As the United States prepares for President-Elect Joe Biden to take office on Inauguration Day, January 20, 2021, the Trump administration continues to take numerous administrative actions on climate, energy, and environmental issues. The State Energy & Environmental Impact Center at the New York University School of Law created a “Midnight Watch” website to track these developments.
The following article provides details about recent actions to date.
GHG emissions standards for airplanes
The first-ever greenhouse gas (GHG) emissions standards for airplanes were proposed by the EPA on August 20, 2020. White House review of the final rule began December 2, 2020. “Aircraft covered by the proposed rule account for 10 percent of all U.S. transportation … GHG emissions and 3 percent of total U.S. GHG emissions,” according to the EPA. The final rule will essentially have no impact on actual aircraft emissions, according to comments filed in October 2020 by state attorneys general.
NAAQS for ozone
In a surprising decision, the EPA proposed retaining existing National Ambient Air Quality Standards (NAAQS) for ozone, although there is ample scientific evidence that the existing NAAQS established in 2015 should be lowered. State attorneys general found significant flaws in the process the EPA used to reach its decision. The White House began its review of the final rule on December 8, 2020.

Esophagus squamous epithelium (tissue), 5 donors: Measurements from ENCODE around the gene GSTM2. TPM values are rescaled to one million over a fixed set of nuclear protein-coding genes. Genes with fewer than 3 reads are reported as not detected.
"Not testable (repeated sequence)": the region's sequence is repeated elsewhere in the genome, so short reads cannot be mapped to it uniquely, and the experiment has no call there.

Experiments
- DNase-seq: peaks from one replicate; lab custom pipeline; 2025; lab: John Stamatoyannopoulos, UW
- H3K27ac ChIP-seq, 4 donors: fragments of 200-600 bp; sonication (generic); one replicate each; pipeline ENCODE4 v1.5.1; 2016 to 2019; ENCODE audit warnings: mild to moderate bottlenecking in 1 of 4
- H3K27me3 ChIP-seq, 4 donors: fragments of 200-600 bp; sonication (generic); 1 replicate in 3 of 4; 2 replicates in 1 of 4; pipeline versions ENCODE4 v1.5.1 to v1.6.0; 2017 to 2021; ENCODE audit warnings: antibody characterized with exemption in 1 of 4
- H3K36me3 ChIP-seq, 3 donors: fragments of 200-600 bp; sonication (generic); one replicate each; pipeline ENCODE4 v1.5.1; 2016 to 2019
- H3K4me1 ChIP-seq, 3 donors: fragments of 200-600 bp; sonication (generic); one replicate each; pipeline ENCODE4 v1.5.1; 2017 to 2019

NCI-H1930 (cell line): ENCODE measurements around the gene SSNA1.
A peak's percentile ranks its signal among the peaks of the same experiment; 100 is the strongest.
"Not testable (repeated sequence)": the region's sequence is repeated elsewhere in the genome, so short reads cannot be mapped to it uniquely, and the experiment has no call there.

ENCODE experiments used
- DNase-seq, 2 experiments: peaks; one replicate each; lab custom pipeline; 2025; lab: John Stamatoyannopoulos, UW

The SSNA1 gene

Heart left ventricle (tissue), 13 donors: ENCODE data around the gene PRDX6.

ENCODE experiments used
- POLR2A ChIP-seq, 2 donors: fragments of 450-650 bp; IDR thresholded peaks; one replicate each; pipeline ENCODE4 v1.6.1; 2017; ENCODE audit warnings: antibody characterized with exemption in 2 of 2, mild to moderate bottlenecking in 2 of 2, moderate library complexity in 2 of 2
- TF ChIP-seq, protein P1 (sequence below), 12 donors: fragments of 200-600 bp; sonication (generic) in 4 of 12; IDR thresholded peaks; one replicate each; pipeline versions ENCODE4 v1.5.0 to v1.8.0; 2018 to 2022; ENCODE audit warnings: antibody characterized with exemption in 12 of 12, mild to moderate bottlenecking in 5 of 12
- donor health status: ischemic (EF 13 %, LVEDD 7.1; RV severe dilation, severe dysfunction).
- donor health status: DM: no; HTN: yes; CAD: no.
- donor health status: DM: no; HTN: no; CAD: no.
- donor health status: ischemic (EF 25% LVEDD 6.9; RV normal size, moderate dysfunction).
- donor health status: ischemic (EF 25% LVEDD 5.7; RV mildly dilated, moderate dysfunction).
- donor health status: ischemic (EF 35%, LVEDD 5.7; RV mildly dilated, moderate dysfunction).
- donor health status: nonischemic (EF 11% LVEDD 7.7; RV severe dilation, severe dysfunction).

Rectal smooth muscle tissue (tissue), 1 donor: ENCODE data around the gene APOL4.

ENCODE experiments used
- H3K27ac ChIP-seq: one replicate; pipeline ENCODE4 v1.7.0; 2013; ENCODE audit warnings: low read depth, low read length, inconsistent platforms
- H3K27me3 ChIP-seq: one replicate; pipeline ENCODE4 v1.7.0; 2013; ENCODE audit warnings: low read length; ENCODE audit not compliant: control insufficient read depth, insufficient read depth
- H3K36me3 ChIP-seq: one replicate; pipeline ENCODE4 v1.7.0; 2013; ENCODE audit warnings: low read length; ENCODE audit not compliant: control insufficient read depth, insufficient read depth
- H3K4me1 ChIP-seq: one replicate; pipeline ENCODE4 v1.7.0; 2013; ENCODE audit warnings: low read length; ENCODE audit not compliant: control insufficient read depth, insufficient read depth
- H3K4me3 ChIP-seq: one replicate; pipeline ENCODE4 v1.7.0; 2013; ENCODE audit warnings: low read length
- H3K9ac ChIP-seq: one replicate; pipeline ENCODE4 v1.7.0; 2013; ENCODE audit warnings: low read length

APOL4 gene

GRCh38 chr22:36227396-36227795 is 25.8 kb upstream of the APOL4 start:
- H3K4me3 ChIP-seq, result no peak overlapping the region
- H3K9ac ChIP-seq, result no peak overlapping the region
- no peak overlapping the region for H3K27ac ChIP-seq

NAAQS for particulate matter
On December 7, 2020, the EPA announced it would retain existing NAAQS for fine particulate matter (PM2.5) and coarse particulate matter (PM10) for the next 5 years. In areas meeting existing standards, PM2.5 is associated with 45,000 annual deaths, according to comments filed by state attorneys general in June 2020. The comments also stated that the EPA’s decision wrongly asserted “no environmental justice issues” were raised “despite significant evidence that communities of color and lower-income communities are disproportionately exposed to and harmed by PM pollution,” as published by the Midnight Watch project.
“Agency scientists had recommended lowering the annual particulate matter standard to between 8 and 10 micrograms per cubic meter in a draft report last year, citing estimates that reducing the limit to 9 could save between 9,050 and 34,600 lives a year,” according to The Washington Post.
Sell-Through Period for Noncompliant Wood Heaters